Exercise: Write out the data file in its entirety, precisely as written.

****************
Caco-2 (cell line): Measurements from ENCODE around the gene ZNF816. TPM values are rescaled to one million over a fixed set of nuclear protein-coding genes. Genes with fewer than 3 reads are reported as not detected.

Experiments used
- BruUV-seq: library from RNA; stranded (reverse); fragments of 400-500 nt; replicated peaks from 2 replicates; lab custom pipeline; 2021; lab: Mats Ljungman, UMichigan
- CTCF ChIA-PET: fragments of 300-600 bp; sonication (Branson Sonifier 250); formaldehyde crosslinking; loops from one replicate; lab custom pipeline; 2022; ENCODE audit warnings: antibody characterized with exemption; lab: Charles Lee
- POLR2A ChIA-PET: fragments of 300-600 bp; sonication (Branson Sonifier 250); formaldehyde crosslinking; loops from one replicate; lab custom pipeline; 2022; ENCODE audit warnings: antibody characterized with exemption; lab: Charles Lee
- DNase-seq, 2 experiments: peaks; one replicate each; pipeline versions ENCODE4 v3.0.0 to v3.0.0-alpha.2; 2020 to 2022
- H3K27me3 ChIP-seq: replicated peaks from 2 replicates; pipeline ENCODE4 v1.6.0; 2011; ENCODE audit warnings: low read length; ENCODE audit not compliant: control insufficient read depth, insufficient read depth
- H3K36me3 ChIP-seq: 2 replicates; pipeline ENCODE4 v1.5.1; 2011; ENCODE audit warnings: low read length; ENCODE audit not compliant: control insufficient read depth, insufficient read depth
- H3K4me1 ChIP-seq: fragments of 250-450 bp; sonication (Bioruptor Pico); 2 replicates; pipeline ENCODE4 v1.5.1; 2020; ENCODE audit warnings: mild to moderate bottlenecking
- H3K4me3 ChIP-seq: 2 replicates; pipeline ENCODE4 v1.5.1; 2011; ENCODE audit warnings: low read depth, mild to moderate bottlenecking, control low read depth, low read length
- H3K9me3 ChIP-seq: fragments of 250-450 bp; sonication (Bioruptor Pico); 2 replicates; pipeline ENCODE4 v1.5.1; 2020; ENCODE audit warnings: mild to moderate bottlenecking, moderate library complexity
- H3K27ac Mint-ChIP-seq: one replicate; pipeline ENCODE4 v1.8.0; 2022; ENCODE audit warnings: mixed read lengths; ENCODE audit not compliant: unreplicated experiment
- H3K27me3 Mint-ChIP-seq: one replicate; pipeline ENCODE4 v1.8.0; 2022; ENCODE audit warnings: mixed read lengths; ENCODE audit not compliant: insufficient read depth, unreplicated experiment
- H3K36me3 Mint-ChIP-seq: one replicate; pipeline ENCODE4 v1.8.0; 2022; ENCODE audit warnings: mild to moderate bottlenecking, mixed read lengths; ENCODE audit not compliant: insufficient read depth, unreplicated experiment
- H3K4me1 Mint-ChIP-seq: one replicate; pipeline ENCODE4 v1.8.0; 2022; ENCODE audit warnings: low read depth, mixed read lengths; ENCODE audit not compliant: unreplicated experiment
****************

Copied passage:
Caco-2 (cell line): Measurements from ENCODE around the gene ZNF816. TPM values are rescaled to one million over a fixed set of nuclear protein-coding genes. Genes with fewer than 3 reads are reported as not detected.

Experiments used
- BruUV-seq: library from RNA; stranded (reverse); fragments of 400-500 nt; replicated peaks from 2 replicates; lab custom pipeline; 2021; lab: Mats Ljungman, UMichigan
- CTCF ChIA-PET: fragments of 300-600 bp; sonication (Branson Sonifier 250); formaldehyde crosslinking; loops from one replicate; lab custom pipeline; 2022; ENCODE audit warnings: antibody characterized with exemption; lab: Charles Lee
- POLR2A ChIA-PET: fragments of 300-600 bp; sonication (Branson Sonifier 250); formaldehyde crosslinking; loops from one replicate; lab custom pipeline; 2022; ENCODE audit warnings: antibody characterized with exemption; lab: Charles Lee
- DNase-seq, 2 experiments: peaks; one replicate each; pipeline versions ENCODE4 v3.0.0 to v3.0.0-alpha.2; 2020 to 2022
- H3K27me3 ChIP-seq: replicated peaks from 2 replicates; pipeline ENCODE4 v1.6.0; 2011; ENCODE audit warnings: low read length; ENCODE audit not compliant: control insufficient read depth, insufficient read depth
- H3K36me3 ChIP-seq: 2 replicates; pipeline ENCODE4 v1.5.1; 2011; ENCODE audit warnings: low read length; ENCODE audit not compliant: control insufficient read depth, insufficient read depth
- H3K4me1 ChIP-seq: fragments of 250-450 bp; sonication (Bioruptor Pico); 2 replicates; pipeline ENCODE4 v1.5.1; 2020; ENCODE audit warnings: mild to moderate bottlenecking
- H3K4me3 ChIP-seq: 2 replicates; pipeline ENCODE4 v1.5.1; 2011; ENCODE audit warnings: low read depth, mild to moderate bottlenecking, control low read depth, low read length
- H3K9me3 ChIP-seq: fragments of 250-450 bp; sonication (Bioruptor Pico); 2 replicates; pipeline ENCODE4 v1.5.1; 2020; ENCODE audit warnings: mild to moderate bottlenecking, moderate library complexity
- H3K27ac Mint-ChIP-seq: one replicate; pipeline ENCODE4 v1.8.0; 2022; ENCODE audit warnings: mixed read lengths; ENCODE audit not compliant: unreplicated experiment
- H3K27me3 Mint-ChIP-seq: one replicate; pipeline ENCODE4 v1.8.0; 2022; ENCODE audit warnings: mixed read lengths; ENCODE audit not compliant: insufficient read depth, unreplicated experiment
- H3K36me3 Mint-ChIP-seq: one replicate; pipeline ENCODE4 v1.8.0; 2022; ENCODE audit warnings: mild to moderate bottlenecking, mixed read lengths; ENCODE audit not compliant: insufficient read depth, unreplicated experiment
- H3K4me1 Mint-ChIP-seq: one replicate; pipeline ENCODE4 v1.8.0; 2022; ENCODE audit warnings: low read depth, mixed read lengths; ENCODE audit not compliant: unreplicated experiment